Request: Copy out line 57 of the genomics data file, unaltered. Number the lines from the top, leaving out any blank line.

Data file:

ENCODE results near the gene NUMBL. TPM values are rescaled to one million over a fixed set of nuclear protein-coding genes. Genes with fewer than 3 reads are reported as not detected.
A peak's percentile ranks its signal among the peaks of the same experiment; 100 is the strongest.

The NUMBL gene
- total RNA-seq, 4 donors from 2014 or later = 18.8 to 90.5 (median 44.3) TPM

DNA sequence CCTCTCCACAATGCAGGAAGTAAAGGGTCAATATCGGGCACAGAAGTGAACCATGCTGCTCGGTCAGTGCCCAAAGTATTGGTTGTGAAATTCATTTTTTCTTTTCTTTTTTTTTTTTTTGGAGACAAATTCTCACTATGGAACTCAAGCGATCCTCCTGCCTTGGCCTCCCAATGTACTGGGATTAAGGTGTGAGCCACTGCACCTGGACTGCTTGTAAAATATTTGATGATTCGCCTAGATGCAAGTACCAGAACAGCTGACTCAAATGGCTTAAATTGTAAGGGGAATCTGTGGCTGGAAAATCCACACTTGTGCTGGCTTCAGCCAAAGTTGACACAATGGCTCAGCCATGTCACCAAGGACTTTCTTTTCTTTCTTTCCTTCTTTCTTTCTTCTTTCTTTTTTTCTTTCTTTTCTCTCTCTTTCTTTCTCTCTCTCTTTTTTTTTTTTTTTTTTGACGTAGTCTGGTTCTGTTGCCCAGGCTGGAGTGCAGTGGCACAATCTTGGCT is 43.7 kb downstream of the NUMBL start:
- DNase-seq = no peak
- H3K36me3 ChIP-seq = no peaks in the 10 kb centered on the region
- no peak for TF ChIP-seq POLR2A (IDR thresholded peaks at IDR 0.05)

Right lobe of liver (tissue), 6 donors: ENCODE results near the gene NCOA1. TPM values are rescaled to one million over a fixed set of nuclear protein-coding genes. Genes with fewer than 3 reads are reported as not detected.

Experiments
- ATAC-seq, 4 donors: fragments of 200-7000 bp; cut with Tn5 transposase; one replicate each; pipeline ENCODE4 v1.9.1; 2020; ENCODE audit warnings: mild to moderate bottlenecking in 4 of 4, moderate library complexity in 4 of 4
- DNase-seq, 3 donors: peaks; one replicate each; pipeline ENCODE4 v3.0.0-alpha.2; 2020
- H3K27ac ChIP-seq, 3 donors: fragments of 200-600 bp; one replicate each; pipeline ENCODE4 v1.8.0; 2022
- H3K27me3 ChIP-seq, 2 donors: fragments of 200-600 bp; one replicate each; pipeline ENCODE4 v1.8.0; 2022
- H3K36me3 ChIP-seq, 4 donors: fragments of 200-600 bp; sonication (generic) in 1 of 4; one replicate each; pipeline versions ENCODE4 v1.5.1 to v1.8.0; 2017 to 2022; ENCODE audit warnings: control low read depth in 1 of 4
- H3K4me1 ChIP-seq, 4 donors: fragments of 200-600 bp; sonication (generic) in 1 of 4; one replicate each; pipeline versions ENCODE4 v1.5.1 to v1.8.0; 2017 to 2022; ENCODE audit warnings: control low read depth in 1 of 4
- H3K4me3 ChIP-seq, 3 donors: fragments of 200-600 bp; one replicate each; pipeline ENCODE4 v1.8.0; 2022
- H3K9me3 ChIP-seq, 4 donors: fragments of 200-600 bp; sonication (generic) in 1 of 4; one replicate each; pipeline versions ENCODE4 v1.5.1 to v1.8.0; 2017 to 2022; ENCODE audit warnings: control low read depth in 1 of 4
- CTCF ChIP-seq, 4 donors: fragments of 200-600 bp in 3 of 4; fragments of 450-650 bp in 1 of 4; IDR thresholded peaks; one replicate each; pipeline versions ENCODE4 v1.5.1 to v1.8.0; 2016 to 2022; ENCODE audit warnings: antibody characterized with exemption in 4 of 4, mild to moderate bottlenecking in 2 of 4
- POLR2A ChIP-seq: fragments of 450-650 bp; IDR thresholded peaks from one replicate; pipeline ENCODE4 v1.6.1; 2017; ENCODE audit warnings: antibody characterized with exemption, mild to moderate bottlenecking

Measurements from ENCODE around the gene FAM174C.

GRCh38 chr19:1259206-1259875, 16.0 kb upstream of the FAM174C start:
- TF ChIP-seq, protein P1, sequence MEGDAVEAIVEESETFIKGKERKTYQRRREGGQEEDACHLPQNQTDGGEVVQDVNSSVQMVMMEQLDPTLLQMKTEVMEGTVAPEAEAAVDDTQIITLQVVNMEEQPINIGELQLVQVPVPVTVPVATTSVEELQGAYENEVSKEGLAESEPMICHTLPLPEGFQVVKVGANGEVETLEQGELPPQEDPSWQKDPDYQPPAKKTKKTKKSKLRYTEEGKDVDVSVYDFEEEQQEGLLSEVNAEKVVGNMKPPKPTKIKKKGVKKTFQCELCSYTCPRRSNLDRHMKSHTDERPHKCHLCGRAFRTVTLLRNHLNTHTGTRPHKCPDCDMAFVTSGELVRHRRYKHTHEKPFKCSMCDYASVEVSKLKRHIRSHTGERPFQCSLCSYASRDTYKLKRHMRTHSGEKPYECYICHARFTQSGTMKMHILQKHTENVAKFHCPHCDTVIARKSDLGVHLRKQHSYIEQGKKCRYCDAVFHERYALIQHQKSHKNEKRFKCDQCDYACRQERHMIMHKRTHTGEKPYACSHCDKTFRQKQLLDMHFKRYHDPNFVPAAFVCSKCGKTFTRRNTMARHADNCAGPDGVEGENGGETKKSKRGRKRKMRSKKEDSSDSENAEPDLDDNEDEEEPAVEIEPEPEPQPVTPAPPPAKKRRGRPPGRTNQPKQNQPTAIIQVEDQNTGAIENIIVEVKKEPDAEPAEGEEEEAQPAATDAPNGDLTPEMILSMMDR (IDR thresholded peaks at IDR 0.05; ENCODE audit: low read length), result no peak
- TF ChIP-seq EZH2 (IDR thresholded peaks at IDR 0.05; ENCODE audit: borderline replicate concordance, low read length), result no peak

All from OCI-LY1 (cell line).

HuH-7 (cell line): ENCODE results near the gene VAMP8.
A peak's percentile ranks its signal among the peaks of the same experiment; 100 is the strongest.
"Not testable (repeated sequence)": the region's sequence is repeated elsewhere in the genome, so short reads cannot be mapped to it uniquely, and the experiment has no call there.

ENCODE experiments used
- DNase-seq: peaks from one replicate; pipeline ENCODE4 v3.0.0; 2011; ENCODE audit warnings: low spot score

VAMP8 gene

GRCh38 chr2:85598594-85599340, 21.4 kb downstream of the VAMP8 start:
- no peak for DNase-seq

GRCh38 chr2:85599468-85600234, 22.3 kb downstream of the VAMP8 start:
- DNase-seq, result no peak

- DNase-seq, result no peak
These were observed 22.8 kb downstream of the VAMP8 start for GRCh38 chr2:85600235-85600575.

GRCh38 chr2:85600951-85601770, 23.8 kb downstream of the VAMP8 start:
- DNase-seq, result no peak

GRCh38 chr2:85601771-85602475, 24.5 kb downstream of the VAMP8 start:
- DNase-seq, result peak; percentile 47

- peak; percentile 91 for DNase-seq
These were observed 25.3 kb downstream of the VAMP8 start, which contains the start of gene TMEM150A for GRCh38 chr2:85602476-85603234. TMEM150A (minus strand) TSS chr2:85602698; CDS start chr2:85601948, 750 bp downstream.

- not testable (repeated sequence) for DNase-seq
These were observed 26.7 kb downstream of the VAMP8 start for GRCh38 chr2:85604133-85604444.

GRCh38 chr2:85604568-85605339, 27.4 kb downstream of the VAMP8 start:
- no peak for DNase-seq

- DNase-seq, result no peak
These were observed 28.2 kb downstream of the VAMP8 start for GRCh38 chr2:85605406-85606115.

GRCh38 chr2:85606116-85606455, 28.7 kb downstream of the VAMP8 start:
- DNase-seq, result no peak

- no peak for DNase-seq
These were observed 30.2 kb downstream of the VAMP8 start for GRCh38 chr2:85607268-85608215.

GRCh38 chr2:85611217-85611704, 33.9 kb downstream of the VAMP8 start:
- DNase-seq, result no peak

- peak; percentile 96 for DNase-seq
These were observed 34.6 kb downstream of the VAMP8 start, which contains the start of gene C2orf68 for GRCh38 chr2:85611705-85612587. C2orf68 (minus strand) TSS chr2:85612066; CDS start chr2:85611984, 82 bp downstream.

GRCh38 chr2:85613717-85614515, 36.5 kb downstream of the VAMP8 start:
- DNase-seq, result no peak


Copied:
These were observed 34.6 kb downstream of the VAMP8 start, which contains the start of gene C2orf68 for GRCh38 chr2:85611705-85612587. C2orf68 (minus strand) TSS chr2:85612066; CDS start chr2:85611984, 82 bp downstream.